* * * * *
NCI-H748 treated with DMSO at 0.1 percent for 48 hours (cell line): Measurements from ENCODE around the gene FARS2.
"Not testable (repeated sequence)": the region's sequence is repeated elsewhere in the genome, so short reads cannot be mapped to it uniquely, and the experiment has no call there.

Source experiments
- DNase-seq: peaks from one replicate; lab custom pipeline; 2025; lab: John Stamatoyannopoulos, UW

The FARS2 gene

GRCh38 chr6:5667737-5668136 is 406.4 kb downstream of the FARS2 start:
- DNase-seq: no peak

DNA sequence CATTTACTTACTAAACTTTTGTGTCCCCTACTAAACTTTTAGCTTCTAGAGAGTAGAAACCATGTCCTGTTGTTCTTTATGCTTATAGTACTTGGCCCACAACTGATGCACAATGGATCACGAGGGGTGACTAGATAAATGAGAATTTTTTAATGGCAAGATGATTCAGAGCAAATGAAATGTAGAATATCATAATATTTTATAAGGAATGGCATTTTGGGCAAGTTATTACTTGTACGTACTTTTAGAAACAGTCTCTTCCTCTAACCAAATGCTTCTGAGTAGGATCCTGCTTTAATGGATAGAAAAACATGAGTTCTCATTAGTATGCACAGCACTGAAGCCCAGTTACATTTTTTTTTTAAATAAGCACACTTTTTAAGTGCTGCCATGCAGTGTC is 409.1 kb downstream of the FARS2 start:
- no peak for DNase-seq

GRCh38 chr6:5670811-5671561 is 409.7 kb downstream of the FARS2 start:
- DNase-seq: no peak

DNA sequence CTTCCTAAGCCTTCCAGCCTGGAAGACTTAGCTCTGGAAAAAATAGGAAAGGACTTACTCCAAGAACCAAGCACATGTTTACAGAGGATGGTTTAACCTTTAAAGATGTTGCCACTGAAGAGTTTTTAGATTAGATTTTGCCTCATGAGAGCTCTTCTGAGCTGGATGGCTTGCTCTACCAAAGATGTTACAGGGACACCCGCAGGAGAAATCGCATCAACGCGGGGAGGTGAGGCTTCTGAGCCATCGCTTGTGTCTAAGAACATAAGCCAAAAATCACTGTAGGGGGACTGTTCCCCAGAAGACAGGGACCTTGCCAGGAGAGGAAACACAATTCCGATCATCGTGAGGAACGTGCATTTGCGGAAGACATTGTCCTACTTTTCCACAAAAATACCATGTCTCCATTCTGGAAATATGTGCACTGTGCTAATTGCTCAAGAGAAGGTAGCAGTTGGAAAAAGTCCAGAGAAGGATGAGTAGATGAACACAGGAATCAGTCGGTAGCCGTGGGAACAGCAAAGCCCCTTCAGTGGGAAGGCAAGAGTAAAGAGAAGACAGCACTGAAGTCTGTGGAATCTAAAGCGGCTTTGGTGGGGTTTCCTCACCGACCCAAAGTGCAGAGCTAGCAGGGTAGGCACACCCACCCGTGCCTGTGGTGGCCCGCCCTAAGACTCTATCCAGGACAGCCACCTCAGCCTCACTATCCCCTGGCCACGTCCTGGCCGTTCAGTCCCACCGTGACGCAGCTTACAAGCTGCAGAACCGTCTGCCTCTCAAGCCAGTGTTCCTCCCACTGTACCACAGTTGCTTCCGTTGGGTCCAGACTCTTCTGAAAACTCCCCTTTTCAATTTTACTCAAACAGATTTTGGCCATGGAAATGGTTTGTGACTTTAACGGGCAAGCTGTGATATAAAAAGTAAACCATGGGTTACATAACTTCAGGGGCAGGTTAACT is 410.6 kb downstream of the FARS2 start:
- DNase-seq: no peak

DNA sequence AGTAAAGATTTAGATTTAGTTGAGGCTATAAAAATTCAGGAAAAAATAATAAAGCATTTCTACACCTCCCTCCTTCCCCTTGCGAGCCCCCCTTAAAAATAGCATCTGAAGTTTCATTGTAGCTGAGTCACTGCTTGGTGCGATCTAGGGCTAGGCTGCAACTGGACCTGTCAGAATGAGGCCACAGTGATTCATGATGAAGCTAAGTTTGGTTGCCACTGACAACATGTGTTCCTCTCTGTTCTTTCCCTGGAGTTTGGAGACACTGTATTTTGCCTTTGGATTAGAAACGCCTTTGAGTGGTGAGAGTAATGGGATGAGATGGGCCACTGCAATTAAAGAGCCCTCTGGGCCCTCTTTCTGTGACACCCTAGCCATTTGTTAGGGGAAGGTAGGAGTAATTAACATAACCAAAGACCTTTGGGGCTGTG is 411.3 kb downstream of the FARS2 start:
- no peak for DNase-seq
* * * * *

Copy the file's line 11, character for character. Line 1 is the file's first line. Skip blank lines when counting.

- DNase-seq: no peak